Guiter acknowledges that she saw the crash of 2008 coming. Because she worked for a company that was bought by Countrywide, she saw that agents in other parts of the country were giving fast loans to people who, by her estimate, were not solvent enough to pay those loans back. She says that the San Antonio market didn’t experience the same problems that other regions of the country did: “We did not have the cyclical ups and downs that California did, for example. We knew we were going to come out OK, and we were protected because we worked for KB, and KB wasn’t going to make the kinds of loans that other outfits were making.”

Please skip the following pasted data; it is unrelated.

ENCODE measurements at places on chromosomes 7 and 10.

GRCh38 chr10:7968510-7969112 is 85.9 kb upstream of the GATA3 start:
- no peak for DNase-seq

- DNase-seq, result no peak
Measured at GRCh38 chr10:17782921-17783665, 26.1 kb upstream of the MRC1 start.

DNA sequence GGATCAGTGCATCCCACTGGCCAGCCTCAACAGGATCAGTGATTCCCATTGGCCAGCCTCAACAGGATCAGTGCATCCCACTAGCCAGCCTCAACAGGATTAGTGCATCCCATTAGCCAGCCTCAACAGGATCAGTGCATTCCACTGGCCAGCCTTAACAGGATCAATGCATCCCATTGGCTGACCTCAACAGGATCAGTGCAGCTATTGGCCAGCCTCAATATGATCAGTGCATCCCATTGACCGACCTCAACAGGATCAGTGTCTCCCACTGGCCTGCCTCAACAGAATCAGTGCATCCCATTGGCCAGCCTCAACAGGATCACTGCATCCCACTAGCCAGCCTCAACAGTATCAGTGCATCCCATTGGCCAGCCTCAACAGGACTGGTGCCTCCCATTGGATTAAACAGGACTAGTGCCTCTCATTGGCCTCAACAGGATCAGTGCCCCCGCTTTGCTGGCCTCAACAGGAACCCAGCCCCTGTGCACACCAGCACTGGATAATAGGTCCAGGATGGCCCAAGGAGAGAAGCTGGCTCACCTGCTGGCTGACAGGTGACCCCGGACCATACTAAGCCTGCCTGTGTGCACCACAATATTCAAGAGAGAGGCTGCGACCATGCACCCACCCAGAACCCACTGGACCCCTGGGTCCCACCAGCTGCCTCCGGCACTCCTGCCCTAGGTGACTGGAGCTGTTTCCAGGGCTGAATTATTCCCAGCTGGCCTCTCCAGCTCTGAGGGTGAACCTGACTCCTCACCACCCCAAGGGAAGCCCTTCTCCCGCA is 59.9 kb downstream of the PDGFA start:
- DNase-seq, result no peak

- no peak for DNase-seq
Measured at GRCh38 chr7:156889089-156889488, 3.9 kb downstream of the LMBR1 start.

Today, as the branch manager of PrimeLending, Guiter spends most of her time mentoring young loan officers. When asked about the new regulations that are aimed at making mortgage lending more transparent to the consumer, she says, “I believe in everything they are trying to do. The point is to give consumers more protection. The only downside is that it has created too much bureaucracy. The intention, which was to make things more transparent, hasn’t really materialized. There is so much paperwork that consumers are still confused. They are being protected, sure, but it is still very difficult for home buyers to understand the documents they are signing.” She expects that things will smooth out in the future, but she does acknowledge that there has been some frustration on both sides because of the new regulations.